When it comes to official desktop management tools for smartphone platforms, iOS and Windows Phone 7 appear to have a clear edge over Android – they have official applications for that purpose. Irrespective of the fact that both these platforms have a rather crippling dependency on iTunes and Zune, respectively, you get a utility where you can manage pretty much all the aspects of your smartphone with ease, all from a unified interface. This, however, doesn’t imply that Android is lacking, as Google’s brainchild has several great and capable third-party smartphone management tools that efficiently let you manage almost all aspects of your device, across almost all major desktop platforms. We have even reviewed some of those over time, like Android Manager WiFi, AirDroid and Droid Explorer, all of which come with their own unique feature offerings. That said, we still have to come across something as comprehensive as Moborobo, arguably the best all-in-one Android manager that packs quite a punch when it comes to diversity of features.
Apart from traditional media/file management and backup/restore features, the application integrates complete application control, including installation, removal and update, theme contNrol for Mobo Launcher, access to a web gallery for downloading content like themes, wallpapers and apps, complete data management including access to calls, messages, call logs etc, ability to send messages from within the software itself, and live streaming and screenshot capture for Android devices. Completing Moborobo’s already-impressive arsenal is its ability to integrate and handle iOS devices, and even transfer contacts and entire message threads from an iOS device to Android. Read on for details.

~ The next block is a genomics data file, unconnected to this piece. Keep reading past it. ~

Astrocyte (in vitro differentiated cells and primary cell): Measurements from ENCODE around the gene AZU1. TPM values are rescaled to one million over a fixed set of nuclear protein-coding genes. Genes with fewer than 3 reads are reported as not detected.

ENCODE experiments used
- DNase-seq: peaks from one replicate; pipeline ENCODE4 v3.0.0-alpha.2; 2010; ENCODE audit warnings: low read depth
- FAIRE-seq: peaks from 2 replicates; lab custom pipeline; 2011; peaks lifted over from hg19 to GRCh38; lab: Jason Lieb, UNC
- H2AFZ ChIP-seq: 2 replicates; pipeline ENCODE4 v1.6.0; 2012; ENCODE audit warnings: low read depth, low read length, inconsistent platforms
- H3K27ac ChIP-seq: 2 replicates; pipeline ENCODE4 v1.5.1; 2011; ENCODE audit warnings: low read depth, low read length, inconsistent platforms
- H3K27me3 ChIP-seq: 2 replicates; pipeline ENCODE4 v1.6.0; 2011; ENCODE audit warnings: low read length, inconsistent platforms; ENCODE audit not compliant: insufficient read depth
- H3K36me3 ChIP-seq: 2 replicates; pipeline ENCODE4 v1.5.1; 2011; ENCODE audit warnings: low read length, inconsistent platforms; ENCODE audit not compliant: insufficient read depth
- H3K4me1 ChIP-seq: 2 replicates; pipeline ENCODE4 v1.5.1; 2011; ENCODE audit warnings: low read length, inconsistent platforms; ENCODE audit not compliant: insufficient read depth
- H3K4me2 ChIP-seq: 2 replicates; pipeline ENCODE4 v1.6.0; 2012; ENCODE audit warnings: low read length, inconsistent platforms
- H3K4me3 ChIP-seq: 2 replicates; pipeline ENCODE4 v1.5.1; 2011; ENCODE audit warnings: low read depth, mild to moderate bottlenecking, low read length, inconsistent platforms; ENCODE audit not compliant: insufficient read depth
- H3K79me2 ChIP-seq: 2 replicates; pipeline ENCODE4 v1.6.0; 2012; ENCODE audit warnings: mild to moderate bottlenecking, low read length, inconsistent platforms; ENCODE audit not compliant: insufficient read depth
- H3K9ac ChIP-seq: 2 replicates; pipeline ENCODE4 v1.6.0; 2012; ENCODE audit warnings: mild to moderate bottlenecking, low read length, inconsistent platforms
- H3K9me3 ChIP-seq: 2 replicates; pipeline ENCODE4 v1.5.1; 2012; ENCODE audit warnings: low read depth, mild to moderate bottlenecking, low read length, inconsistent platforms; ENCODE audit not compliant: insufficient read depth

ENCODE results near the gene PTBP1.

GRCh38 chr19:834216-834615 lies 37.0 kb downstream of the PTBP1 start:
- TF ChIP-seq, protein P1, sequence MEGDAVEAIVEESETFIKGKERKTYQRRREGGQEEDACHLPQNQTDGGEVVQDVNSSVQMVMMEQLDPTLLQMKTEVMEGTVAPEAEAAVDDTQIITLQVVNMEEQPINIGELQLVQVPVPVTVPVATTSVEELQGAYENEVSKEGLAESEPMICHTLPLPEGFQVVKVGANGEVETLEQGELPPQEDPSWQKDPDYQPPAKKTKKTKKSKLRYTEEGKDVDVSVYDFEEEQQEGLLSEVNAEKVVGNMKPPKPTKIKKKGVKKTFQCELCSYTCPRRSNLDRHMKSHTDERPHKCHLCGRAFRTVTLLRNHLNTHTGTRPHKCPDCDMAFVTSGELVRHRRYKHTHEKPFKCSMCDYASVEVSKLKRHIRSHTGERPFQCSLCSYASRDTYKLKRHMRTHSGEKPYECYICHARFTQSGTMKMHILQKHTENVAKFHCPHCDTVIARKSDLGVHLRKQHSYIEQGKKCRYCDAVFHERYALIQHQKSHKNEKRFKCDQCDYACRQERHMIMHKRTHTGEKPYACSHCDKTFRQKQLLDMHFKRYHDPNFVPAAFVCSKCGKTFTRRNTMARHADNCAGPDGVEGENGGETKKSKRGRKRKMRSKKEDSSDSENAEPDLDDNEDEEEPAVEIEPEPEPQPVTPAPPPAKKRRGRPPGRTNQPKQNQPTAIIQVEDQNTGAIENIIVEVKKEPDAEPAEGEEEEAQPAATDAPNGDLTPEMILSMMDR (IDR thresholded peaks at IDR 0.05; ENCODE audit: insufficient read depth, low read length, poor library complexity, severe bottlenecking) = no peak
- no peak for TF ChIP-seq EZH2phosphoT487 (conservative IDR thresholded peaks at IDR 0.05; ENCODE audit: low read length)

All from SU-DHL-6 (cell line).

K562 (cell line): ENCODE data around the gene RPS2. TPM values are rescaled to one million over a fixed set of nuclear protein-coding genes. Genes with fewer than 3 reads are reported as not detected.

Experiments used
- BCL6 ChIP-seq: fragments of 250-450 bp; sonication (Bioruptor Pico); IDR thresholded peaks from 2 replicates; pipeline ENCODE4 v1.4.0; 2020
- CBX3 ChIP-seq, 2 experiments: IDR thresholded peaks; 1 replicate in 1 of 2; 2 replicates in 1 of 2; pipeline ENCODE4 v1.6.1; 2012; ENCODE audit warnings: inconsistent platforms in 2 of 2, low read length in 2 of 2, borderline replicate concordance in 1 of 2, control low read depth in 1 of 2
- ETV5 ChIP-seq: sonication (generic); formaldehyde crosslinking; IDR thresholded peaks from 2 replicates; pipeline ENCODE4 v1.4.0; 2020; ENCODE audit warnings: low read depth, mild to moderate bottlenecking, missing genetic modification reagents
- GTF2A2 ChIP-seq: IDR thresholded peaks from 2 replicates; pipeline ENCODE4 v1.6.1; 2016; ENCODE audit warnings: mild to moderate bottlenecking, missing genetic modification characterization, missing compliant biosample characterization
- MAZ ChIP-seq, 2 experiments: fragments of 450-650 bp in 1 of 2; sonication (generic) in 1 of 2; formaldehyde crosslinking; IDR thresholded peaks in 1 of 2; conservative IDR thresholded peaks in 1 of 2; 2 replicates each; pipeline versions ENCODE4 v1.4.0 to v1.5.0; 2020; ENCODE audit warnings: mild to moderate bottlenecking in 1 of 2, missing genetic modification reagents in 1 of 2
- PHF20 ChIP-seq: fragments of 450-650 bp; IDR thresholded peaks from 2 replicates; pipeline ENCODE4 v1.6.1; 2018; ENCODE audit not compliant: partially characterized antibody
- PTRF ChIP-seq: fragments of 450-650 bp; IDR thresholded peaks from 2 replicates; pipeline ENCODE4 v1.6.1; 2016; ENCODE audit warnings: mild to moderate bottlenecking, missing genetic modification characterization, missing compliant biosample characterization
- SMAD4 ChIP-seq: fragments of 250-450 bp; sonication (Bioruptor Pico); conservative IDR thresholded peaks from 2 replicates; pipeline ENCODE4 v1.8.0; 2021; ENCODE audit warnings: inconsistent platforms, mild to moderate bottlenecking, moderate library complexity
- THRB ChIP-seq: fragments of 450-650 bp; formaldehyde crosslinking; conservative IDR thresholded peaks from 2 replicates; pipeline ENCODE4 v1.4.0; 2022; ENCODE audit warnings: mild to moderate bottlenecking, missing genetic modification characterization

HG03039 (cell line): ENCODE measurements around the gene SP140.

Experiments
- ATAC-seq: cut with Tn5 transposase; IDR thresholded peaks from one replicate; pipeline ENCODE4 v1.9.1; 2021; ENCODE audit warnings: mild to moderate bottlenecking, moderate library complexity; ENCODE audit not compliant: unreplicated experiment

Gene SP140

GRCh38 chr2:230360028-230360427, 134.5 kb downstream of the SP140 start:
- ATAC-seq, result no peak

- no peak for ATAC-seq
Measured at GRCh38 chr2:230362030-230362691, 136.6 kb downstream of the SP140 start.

Before we start with our detailed rundown of Moborobo, let’s look at what it will require. The tool supports a huge number of Android devices, including some of the obscure ones, and supports all Android versions from 1.5 above. Official support lists only up to Gingerbread for all devices, but we were able to successfully test the application on Android 4.0.4 Ice Cream Sandwich, so that shouldn’t be an issue. Some features (like installing apps to SD card) require Android 2.2 (Froyo) or above, so you may not be able to access them if you’re running a lower device. Still others might require root access (like connecting through WiFi instead of USB cable), but in what specific areas would that make any difference we cannot say for certain, as we did not have any unrooted device to test Moborobo with. You will also need Android SDK installed and ADB configured on your desktop (read more about that here).
Connecting Your Android Device With Moborobo
The first launch of Moborobo will bring the device connection interface once past the splash screen. If you have connected any device(s) already, they’ll show here as well. The program supports two modes of connection, USB and WiFi, and based on your mode selection, the process to connect might differ slightly.
Note: If you’re confused about the iPhone in the above screenshot, just hang in there, cause we’ll shortly be explaining how wonderfully this tool will hook up your iOS device with Android.
As soon as a supported device is connected with Moborobo through USB cable, the program will detect the new connection and begin installing drivers, which include a daemon on the phone/tablet itself. The desktop application will indicate that through a generic device image as well. Do keep in mind that you’ll need to have USB Debugging enabled on your Android for that.
The daemon on your phone is quite important, as not only will it make possible the USB connection between PC and phone, but also let you connect the two over WiFi if you prefer going cable-free. In fact, that is the only thing you’d ever need to launch the daemon on your phone for, as it will provide you with the validation code for WiFi connectivity. The daemon requires root access, so WiFi connection goes out the window if you are working with an unrooted device.
For WiFi connection, enter the validation code in the device connectivity window of Moborobo and hit connect. Otherwise, select any of the connected devices and hit the respective Connect button to get to the main management interface.
Moborobo Interface – Home